While the immune system is the body’s defence mechanism that helps to protect it against disease and infections, sometimes, due to some changes, the ability to differentiate between self and foreign bodies is lost and the immune system begins to attack the body itself. These types of diseases are called autoimmune diseases and are best dealt by a rheumatologist, explains Dr H. R. Madhuri, consultant rheumatologist, CARE Hospitals.
“In an autoimmune disease, the immune system mistakes parts of your body, like your joints or skin, as foreign. It releases proteins called auto-antibodies that attack healthy cells. Some autoimmune diseases target only one organ. Type 1 diabetes, for instance, damages the pancreas. Other diseases, like systemic lupus erythematosus (SLE), affect the whole body. Based on where the body is affected, there can be different symptoms,” says Dr Madhuri.
However, since these diseases commonly affect the joints, the umbrella term ‘arthritis’ may refer to autoimmune diseases, which come under the purview of a rheumatologist. “Most rheumatologic diseases commonly affect women more than men. Given that age and gender are not immune from these conditions, children may also be affected. There may be a genetic component in some diseases, so a history of a family member suffering from similar complaints is an important clue to the diagnosis. Certain autoimmune diseases, like multiple sclerosis and lupus, run in families. Not every family member will necessarily have the disease, but they inherit a susceptibility to an autoimmune condition,” says Dr Madhuri.
Since the women affected are mostly young women in their childbearing years, a time when they are traditionally most healthy, getting a diagnosis can prove to be extremely difficult. Symptoms vary widely, notably from one illness to another and even within the same disease. And because the diseases affect multiple body systems, their symptoms are often misleading, which hinders accurate diagnosis. A rheumatologist is a physician who has undergone further specialised training in the management of diseases related to bones, joints, soft tissues and autoimmunity.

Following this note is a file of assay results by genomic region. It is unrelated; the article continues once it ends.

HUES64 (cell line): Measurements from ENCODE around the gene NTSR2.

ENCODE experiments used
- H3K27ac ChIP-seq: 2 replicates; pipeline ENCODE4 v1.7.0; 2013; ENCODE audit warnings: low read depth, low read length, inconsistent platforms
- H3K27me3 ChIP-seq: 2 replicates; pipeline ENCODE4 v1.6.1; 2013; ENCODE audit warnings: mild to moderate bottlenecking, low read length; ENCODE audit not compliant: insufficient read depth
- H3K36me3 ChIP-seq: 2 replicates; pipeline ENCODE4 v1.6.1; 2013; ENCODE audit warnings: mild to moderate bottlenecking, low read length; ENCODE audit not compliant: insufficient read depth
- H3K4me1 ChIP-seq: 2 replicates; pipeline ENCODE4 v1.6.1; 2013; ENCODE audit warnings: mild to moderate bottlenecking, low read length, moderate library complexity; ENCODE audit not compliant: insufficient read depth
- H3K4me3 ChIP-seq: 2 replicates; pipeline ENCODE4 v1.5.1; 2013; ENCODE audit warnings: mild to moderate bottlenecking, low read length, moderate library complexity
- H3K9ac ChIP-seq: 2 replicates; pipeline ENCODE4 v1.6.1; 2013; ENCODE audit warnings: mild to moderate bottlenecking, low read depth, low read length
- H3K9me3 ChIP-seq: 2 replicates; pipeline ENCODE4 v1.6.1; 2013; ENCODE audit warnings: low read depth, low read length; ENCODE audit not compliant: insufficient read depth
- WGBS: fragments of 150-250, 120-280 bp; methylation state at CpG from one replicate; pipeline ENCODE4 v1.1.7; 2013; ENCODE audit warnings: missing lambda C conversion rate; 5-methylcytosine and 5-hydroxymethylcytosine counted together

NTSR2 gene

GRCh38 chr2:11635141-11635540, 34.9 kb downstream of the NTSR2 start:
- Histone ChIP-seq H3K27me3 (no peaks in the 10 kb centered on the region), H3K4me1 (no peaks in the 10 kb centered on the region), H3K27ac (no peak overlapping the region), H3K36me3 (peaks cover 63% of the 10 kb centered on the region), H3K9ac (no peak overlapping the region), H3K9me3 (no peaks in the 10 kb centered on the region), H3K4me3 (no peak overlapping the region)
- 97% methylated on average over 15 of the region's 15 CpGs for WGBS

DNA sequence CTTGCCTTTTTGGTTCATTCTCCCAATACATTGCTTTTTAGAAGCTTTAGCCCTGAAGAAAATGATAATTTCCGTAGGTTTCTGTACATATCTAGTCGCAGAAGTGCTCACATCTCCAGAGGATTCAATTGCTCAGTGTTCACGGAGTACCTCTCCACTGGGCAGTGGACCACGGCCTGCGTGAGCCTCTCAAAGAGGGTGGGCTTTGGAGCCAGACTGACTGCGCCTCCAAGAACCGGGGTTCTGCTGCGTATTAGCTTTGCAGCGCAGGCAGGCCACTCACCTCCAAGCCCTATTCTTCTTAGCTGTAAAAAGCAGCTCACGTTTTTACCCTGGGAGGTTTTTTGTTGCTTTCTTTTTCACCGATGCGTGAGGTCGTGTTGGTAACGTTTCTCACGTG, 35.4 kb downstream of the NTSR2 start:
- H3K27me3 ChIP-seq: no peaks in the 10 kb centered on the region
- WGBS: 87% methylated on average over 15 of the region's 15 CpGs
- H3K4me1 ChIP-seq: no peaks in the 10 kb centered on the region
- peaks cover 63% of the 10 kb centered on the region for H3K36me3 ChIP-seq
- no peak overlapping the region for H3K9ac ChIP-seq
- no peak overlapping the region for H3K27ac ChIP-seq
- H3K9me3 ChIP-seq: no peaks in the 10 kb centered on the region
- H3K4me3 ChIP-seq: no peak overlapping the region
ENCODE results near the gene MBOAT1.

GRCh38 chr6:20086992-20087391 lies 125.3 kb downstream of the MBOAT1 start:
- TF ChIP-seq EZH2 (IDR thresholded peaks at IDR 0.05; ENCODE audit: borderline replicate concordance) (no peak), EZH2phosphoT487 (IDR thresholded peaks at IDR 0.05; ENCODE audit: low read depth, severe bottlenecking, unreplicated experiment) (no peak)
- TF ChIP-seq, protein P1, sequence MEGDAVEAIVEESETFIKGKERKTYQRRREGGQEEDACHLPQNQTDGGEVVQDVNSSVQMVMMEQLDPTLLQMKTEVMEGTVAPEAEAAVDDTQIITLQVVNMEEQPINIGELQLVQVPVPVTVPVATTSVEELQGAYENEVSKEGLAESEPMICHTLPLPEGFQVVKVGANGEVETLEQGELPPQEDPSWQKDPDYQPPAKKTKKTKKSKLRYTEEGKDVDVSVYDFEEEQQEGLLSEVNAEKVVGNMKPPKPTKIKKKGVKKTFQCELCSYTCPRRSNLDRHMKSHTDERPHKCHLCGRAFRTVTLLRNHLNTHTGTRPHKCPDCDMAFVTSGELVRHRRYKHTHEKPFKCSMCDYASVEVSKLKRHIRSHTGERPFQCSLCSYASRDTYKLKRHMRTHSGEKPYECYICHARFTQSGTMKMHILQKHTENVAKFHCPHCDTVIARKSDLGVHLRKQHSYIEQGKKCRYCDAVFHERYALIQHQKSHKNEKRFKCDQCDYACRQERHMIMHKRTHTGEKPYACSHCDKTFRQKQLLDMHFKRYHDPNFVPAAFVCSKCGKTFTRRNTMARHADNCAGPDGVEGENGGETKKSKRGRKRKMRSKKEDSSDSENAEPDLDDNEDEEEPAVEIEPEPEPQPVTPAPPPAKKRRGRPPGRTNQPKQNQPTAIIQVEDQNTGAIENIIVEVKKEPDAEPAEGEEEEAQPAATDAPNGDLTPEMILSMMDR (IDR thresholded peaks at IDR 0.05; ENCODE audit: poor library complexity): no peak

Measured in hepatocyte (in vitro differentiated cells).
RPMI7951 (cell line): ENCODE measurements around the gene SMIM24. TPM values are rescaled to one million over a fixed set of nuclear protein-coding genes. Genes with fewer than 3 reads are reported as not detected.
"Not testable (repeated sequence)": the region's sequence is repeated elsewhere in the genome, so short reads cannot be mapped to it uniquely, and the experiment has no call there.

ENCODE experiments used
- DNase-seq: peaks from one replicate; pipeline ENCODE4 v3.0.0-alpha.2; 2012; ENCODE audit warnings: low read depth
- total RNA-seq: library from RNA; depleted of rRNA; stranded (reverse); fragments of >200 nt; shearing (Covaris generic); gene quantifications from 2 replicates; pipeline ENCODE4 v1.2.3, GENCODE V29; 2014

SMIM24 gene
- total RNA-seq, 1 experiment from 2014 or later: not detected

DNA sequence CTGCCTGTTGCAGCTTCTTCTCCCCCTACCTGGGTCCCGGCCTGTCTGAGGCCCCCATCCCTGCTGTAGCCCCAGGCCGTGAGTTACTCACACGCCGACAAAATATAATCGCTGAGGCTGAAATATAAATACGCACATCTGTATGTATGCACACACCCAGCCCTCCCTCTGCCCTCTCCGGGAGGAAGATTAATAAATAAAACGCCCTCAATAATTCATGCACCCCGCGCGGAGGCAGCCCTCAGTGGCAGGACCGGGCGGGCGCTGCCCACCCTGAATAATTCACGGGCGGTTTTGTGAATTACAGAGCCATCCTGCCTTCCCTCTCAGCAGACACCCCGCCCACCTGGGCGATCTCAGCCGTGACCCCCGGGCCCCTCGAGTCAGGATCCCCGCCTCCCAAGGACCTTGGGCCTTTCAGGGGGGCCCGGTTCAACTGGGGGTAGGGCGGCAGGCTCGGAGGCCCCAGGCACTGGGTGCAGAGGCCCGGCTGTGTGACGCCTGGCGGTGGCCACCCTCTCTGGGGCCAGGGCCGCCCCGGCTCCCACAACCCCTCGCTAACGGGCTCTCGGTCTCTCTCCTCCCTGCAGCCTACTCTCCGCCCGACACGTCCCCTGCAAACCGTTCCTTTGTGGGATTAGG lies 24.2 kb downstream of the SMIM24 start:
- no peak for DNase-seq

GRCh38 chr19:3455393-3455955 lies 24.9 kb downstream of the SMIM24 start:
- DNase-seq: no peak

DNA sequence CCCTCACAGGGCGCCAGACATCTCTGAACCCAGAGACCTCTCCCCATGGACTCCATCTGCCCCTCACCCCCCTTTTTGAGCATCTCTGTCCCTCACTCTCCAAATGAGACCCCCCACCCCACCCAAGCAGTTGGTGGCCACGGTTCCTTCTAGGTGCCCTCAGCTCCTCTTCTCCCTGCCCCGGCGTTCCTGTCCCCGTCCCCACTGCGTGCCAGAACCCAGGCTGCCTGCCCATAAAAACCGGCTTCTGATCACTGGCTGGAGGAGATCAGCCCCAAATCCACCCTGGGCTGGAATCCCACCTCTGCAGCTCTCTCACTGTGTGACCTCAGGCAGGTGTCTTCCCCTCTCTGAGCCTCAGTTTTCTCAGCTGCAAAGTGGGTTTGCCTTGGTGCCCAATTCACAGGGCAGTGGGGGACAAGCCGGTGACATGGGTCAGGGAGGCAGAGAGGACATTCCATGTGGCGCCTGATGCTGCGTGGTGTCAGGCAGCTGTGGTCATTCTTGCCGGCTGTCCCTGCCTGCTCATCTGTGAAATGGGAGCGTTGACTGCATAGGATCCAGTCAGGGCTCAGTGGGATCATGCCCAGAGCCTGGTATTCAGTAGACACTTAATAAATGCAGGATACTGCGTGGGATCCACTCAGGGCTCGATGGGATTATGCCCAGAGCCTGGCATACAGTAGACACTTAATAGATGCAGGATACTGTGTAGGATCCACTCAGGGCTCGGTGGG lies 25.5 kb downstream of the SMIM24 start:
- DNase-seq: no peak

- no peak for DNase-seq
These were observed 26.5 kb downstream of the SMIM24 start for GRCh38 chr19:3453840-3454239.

“Common symptoms to look out for are recurrent fevers, fatigue, loss of appetite, loss of weight, mouth ulcers, skin rashes, photosensitivity, joint pains with swelling. Specific organ symptoms may include bleeding due to low platelet counts, tiredness due to low haemoglobin, chest pain, breathlessness, cough, neurological symptoms like numbness, muscle weakness, seizures, loss of consciousness and kidney problems which are generally detected on investigation,” she explains.
Some of the more common autoimmune diseases are rheumatoid arthritis, lupus, systemic sclerosis, Sjogrens syndrome, mixed connective tissue disease, vasculitis, dermatomyositis, and sarcoidosis. “Some specific type of investigations like rheumatoid factor, ANA, dsDNA, x-rays or CT scans may be asked for depending on the severity of the disease. Treatment is then accordingly adjusted,” adds Dr Madhuri.
Medicines include steroids and immune suppressants like methotrexate, azathioprine, cyclophosphamide and mycophenolate mofetil along with some latest injections called biologics. These are powerful drugs and need to be used under careful monitoring by a physician only. Regular review and blood tests are required for proper management. Pregnancy is a special scenario which may require adjustment of medicines.
Maintaining proper weight, having fresh fruits and vegetables, adequate vitamin D levels, avoiding fast foods, smoking and alcohol, regular exercise and stress management are equally important in managing these conditions. Sometimes, exercises may need to be done under the guidance of a physiotherapist.
Awareness is the most important step as early diagnosis and treatment prevent complications and make these autoimmune conditions easier to manage.